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SAN OS

Posted on 2015-02-17
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Last Modified: 2015-02-23
Hello,

I inherited an in-house build SAN that feeds over iSCSI a couple of nodes that run Hyper-V. The SAN has Windows 2008R2 running on it. As far as I know, you can present the hard drives directly to the nodes. Is there a particular reason for wanting to install 2008R2 OS directly on the SAN? I always assumed there is no need for OS since the SAN would be just storage.


Thank you for your help.
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Question by:Alan Dala
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6 Comments
 
LVL 10

Assisted Solution

by:Muhammad Mulla
Muhammad Mulla earned 100 total points
ID: 40615450
A SAN does need to have an OS of some sort installed. Most come with a vendor customised version of Linux, however, there are models that use Windows Storage Server.

There are free versions of light SAN operating systems available such as FreeNAS.
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by:Natty Greg
Natty Greg earned 100 total points
ID: 40615991
They may have it to restrict access and its all gui I suppose so easy to follow. However linux to me handles file share better and faster as the examples mention above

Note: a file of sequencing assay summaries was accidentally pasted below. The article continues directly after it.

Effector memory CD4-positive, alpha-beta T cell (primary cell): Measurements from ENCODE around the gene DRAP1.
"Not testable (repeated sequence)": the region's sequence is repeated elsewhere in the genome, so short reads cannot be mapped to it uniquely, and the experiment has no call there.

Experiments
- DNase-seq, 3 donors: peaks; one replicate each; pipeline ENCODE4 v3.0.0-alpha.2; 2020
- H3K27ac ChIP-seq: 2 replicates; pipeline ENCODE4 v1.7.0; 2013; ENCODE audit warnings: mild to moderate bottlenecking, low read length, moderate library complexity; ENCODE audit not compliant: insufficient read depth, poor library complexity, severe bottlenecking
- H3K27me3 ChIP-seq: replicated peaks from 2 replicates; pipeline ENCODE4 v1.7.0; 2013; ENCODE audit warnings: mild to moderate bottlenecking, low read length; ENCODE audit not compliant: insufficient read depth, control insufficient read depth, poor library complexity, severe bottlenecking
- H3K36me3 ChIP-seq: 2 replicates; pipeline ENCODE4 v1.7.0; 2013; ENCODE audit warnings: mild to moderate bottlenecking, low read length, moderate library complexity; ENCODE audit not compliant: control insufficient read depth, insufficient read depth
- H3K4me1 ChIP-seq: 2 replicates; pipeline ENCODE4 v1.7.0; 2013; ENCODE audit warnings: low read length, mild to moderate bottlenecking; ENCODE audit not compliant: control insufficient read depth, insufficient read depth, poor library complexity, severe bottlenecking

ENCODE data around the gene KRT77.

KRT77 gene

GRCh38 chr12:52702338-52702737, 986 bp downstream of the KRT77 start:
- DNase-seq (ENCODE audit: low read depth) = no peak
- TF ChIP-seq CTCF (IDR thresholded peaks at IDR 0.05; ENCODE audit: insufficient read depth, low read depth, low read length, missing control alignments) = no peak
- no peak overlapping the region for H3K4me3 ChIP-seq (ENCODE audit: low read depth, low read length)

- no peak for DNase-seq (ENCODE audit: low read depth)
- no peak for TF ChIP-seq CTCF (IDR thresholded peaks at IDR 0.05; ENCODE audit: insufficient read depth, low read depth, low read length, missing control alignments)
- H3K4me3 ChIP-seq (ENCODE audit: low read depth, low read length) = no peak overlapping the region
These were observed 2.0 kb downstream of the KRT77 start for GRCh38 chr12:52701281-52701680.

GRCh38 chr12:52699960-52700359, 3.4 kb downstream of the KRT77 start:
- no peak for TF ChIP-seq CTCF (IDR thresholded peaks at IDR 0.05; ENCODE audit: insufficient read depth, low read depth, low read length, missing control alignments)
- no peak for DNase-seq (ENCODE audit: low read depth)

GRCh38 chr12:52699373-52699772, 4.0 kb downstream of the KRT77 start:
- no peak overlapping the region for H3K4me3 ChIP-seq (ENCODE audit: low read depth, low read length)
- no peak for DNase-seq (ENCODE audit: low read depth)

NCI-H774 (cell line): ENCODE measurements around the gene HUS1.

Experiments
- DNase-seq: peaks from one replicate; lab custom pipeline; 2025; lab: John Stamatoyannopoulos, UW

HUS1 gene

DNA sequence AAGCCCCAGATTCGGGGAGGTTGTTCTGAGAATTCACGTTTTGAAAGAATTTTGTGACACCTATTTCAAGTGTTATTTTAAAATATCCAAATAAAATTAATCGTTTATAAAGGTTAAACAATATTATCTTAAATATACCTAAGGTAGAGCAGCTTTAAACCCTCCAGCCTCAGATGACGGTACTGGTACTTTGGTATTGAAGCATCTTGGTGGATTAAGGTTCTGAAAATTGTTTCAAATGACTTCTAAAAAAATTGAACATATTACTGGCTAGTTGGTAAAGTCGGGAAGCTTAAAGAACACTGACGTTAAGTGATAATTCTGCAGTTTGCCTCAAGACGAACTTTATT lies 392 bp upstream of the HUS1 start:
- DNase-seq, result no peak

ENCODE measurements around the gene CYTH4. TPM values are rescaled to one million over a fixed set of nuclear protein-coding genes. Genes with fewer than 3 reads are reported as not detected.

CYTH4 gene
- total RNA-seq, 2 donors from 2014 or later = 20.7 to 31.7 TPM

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LVL 9

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by:Carlos Ijalba
Carlos Ijalba earned 100 total points
ID: 40617194
Usually a SAN  means a storage cabinet with Fibre HBA adapters than support FC connections.

A NAS is a storage cabinet with ethernet or FoE NICs that support iSCSI connections.

The point is that you can make yourself a NAS as it's just a matter of building a server with a few disks, and then with the OS serve logical volumes as LUNs via NFS or iSCSI. For this you can use W2008 & 2012 as they have a storage rol to serve disks as NFS or iSCSI, or you can use many different Linux options FreeNAS, Nas4Free, OpenFiler, etc
You even have NanoNAS that can boot witha really small footprint and runs on memory.

But without an OS, you don´t have a SAN or a NAS. And what you have now is a NAS.
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Author Comment

by:Alan Dala
ID: 40617424
Thank you for your answers. What I don't understand is how do you install an OS on a bunch of hard drives put together as a SAN/NAS. I know there are SANs that are coming with tools for that but how do you install it on a in-house built one?


Thank you!
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LVL 17

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by:Gerald Connolly
Gerald Connolly earned 200 total points
ID: 40617680
You have to look at what a SAN is. The acronym SAN stands for Storage Area Network, ie a network that supplies storage services - typically a dedicated network. The network can be Fibre Channel, Infiniband or Ethernet (iSCSI, FCoE etc).

In a SAN you have Storage Providers and Storage Consumers

Storage Providers can be a propriatary closed RAID controller, or another computer , all presenting storage to the consuming servers.
The devices offering storage to the SAN can be running propriatary embedded software, Unix, Linux, Windows etc
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Gerald Connolly earned 200 total points
ID: 40617688
Any system can be a storage provider, it just needs an iSCSI Target Software installed and Target LUNs configured
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